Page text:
Diltz will be part of a special event on Oct. 28 called “An Evening with Bernstein, Diltz and Nash,” featuring Joel Bernstein and Graham Nash.  The three will hold a retrospective of their photography work at the Roxy Hotel in NYC.

Rock N Roll Photographers Pattie Boyd and Henry Diltz Bring Their Remarkable Show to NYC

henry diltz

Henry Diltz

Iconic Images by Legendary Snappers Mark First Tour

By DONNA BALANCIA – NEW YORK – Pattie Boyd and Henry Diltz may not look alike, but they both see life in a similar fashion from Behind The Lens.

The two photographers will be on hand to discuss their respective work as Behind The Lens, an exhibit of their photography work, hits New York City on Sept. 21.

“The (Behind The Lens) tour is so great,” Diltz said. “We’re very excited to be doing this type of tour, the first of it’s kind.”

Presented by Morrison Hotel Gallery, produced and directed by gallery co-owner and founder Peter Blachley and executive produced by gallery co-owners Rich Horowitz and Timothy White, Behind The Lens features a live presentation of still and moving images along with the stories told by each photographer.

Crosby, Stills and Nash - Photo © Henry Diltz

Crosby, Stills and Nash – Photo © Henry Diltz

“People think Pattie and I have known each other for a long time, but we only met when Morrison Hotel Gallery started to represent her photography,” Diltz said. “So, it hasn’t been that long, but she is a wonderful person and such a talented photographer.”

Morrison Hotel Gallery will also create a gallery exhibition and sale to travel with each show. GET TICKETS HERE

Diltz is considered one of the greatest music photographers of the last century with over 400,000 images in his archive and over 400 album covers to his name. He has created iconic images for artists including the Doors, Crosby, Stills and Nash, and James Taylor.

Pattie Boyd

Pattie Boyd

Boyd, known as “Queen of the Sixties,” and a well-known model, was the inspiration for the love songs ‘Something,” “Layla,” and “Wonderful Tonight.”  She is known for her photographs of George Harrison, The Beatles, Eric Clapton and others.

“Between the two of us, with all of our stories and the photographs, we have some great stuff to share with the audiences at each stop on the tour,” Diltz said.  “We hope this will be the first of many more Behind The Lens tours to come, with some of the other photographers the gallery works with.”

For New York City Behind The Lens ticket holders, a private reception will be held at the gallery in Soho the night after the show.

The show is presented by Morrison Hotel Gallery.  The gallery has several locations. For more information see Morrison Hotel Gallery. 

Photos from Stevie Nicks, Danny Clinch on Display at Art Basel

Still Moving by Danny Clinch - story produced by Donna Balancia

Danny Clinch has assembled a book of his works, Still Moving

MIAMI — The photographic works of music industry photographer Danny Clinch and rock icon Stevie Nicks will be on display Thursday through Friday at Dream South Beach during the 2014 Art Basel convention in Miami.

All images are for sale via Morrison Hotel Gallery‘s sales suite at Dream South Beach. 

On Thursday night from 6 p.m. to 7 p.m., Clinch will sign copies of his new book, Still Moving, in the Dream South Beach lobby.  A private cocktail reception hosted by D’Angelico Guitars, Stillhouse Original Moonshine, Morrison Hotel Gallery, and Dream South Beach will follow on the hotel’s 1970’s-themed poolside rooftop.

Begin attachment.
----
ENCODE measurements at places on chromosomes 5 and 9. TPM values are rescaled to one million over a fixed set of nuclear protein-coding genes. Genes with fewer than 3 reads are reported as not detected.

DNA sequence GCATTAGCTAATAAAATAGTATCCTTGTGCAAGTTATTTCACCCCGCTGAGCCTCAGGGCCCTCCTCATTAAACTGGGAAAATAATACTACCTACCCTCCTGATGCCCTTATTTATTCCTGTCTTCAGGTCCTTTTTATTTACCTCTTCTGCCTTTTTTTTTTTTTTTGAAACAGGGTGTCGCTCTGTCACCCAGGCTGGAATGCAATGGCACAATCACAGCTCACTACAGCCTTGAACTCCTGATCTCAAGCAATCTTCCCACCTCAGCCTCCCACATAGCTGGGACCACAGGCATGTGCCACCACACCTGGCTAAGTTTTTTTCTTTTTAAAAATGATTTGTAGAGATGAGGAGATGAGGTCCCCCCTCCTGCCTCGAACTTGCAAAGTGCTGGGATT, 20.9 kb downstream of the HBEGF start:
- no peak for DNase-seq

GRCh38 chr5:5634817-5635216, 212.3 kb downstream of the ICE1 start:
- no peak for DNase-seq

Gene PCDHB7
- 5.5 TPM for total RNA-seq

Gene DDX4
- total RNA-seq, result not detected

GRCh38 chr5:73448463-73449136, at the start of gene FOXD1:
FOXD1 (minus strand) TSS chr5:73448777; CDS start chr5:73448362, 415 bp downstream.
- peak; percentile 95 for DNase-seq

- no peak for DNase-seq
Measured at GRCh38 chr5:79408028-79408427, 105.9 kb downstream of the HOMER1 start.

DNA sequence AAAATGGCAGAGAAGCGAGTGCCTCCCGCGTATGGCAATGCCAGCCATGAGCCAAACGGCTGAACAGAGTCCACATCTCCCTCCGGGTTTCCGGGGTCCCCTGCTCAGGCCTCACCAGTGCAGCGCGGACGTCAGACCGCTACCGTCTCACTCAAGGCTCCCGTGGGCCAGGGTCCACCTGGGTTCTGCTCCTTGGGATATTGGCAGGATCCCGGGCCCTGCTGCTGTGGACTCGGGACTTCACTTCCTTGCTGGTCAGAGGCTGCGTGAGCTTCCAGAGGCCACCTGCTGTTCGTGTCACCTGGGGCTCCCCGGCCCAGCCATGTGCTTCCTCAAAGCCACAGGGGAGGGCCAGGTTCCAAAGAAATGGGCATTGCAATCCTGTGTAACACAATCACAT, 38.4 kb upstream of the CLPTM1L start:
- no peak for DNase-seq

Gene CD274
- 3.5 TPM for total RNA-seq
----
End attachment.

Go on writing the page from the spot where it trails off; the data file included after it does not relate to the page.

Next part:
Clinch’s band Tangiers Blues Band will perform with a special appearance by Robert Randolph, pedal steel guitarist and front man of the American funk and soul band, Robert Randolph and the Family Band.

Rational Animal, a non-profit organization dedicated to increasing public awareness to help at-risk animals is the charity to benefit. A dedicated supporter of the charity, The Kills’ Alison Mosshart will DJ at the reception, which runs from 9:30 p.m.-10:30 p.m.

Clinch is a well-known photographer of the popular music scene, portraying a wide range of artists from Johnny Cash and Tupac Shakur, to Björk and Dave Matthews.

His images have appeared on hundreds of album covers, as well as in publications such as Vanity Fair, Spin, Rolling Stone, and the New Yorker.

The Morrison Hotel Gallery and Dream South Beach exhibit will showcase images from his book Still Moving (Harry N. Abrams).

Stevie Nicks’ self-portraits debuted at the Morrison Hotel Gallery in New York to coincide with the October release of her new album, 24 Karat Gold – Songs From the Vault.

A selection of this show comes to Miami for the first time for this Dream South Beach exhibit.

The never-before-seen self-portraits from Nicks’ personal Polaroid collection taken between 1975 and 1987 were curated with her long-time collaborator, music impresario, and co-creator of the Eurythmics, Dave Stewart.

These self-portraits show a fascinating and seldom seen facet of Nicks’ creativity – a photographic journey into the private world of the rock icon.
Morrison Hotel Gallery was founded in 2001 by former record company executive Peter Blachley, music retail industry professional Richard Horowitz, and legendary music photographer Henry Diltz. In 2012, author, director and photographer Timothy White joined the team, launching an additional West Coast gallery at The Sunset Marquis Hotel in West Hollywood.

MHG has a robust online presence, featuring over 100,000 images searchable by photographer, music artist, band or concert. MHG has four locations including: Prince Street in SoHo; the Dream Hotel in the Meatpacking District; the Mens Market at the Americana Manhasset on Long Island; and the Sunset Marquis Hotel in West Hollywood, the company is at the forefront of culture.